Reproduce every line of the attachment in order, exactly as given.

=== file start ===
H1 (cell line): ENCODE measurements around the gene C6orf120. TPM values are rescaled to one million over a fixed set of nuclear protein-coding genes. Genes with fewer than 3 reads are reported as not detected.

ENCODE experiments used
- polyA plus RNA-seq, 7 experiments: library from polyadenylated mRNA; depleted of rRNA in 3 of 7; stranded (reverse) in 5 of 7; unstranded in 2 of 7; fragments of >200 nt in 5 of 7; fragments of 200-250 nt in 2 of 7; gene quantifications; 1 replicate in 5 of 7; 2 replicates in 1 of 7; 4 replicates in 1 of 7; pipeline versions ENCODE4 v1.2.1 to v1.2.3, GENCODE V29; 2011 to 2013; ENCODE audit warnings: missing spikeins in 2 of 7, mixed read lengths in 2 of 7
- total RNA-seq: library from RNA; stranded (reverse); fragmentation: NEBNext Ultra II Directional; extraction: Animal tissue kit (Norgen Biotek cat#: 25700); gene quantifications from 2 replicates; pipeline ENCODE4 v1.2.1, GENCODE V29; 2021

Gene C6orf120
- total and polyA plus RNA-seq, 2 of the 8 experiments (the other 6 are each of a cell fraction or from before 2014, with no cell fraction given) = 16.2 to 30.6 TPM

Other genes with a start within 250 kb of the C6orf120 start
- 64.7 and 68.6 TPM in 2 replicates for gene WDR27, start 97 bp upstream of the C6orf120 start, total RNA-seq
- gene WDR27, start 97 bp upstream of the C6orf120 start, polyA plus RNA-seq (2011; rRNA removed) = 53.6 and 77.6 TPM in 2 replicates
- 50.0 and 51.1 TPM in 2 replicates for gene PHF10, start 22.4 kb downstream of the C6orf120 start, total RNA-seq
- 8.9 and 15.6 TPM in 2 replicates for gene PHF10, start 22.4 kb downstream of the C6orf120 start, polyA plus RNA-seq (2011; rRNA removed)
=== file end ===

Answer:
H1 (cell line): ENCODE measurements around the gene C6orf120. TPM values are rescaled to one million over a fixed set of nuclear protein-coding genes. Genes with fewer than 3 reads are reported as not detected.

ENCODE experiments used
- polyA plus RNA-seq, 7 experiments: library from polyadenylated mRNA; depleted of rRNA in 3 of 7; stranded (reverse) in 5 of 7; unstranded in 2 of 7; fragments of >200 nt in 5 of 7; fragments of 200-250 nt in 2 of 7; gene quantifications; 1 replicate in 5 of 7; 2 replicates in 1 of 7; 4 replicates in 1 of 7; pipeline versions ENCODE4 v1.2.1 to v1.2.3, GENCODE V29; 2011 to 2013; ENCODE audit warnings: missing spikeins in 2 of 7, mixed read lengths in 2 of 7
- total RNA-seq: library from RNA; stranded (reverse); fragmentation: NEBNext Ultra II Directional; extraction: Animal tissue kit (Norgen Biotek cat#: 25700); gene quantifications from 2 replicates; pipeline ENCODE4 v1.2.1, GENCODE V29; 2021

Gene C6orf120
- total and polyA plus RNA-seq, 2 of the 8 experiments (the other 6 are each of a cell fraction or from before 2014, with no cell fraction given) = 16.2 to 30.6 TPM

Other genes with a start within 250 kb of the C6orf120 start
- 64.7 and 68.6 TPM in 2 replicates for gene WDR27, start 97 bp upstream of the C6orf120 start, total RNA-seq
- gene WDR27, start 97 bp upstream of the C6orf120 start, polyA plus RNA-seq (2011; rRNA removed) = 53.6 and 77.6 TPM in 2 replicates
- 50.0 and 51.1 TPM in 2 replicates for gene PHF10, start 22.4 kb downstream of the C6orf120 start, total RNA-seq
- 8.9 and 15.6 TPM in 2 replicates for gene PHF10, start 22.4 kb downstream of the C6orf120 start, polyA plus RNA-seq (2011; rRNA removed)